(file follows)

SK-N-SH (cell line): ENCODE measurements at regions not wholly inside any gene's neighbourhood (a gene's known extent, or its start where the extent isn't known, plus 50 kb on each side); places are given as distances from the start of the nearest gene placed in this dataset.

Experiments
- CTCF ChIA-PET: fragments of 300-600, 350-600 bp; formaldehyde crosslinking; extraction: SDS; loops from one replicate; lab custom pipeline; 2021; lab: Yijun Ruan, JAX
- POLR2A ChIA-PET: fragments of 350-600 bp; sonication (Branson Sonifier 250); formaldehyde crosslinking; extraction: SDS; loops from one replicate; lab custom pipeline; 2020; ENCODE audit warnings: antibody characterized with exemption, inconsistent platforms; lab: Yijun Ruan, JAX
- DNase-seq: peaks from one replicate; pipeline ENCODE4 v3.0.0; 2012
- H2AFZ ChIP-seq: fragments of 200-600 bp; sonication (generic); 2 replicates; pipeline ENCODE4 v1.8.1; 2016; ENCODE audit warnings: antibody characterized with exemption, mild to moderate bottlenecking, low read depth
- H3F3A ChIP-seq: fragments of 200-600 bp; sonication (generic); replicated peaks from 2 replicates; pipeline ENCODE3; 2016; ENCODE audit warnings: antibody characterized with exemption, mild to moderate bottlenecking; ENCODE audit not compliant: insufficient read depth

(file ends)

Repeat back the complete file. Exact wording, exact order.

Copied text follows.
SK-N-SH (cell line): ENCODE measurements at regions not wholly inside any gene's neighbourhood (a gene's known extent, or its start where the extent isn't known, plus 50 kb on each side); places are given as distances from the start of the nearest gene placed in this dataset.

Experiments
- CTCF ChIA-PET: fragments of 300-600, 350-600 bp; formaldehyde crosslinking; extraction: SDS; loops from one replicate; lab custom pipeline; 2021; lab: Yijun Ruan, JAX
- POLR2A ChIA-PET: fragments of 350-600 bp; sonication (Branson Sonifier 250); formaldehyde crosslinking; extraction: SDS; loops from one replicate; lab custom pipeline; 2020; ENCODE audit warnings: antibody characterized with exemption, inconsistent platforms; lab: Yijun Ruan, JAX
- DNase-seq: peaks from one replicate; pipeline ENCODE4 v3.0.0; 2012
- H2AFZ ChIP-seq: fragments of 200-600 bp; sonication (generic); 2 replicates; pipeline ENCODE4 v1.8.1; 2016; ENCODE audit warnings: antibody characterized with exemption, mild to moderate bottlenecking, low read depth
- H3F3A ChIP-seq: fragments of 200-600 bp; sonication (generic); replicated peaks from 2 replicates; pipeline ENCODE3; 2016; ENCODE audit warnings: antibody characterized with exemption, mild to moderate bottlenecking; ENCODE audit not compliant: insufficient read depth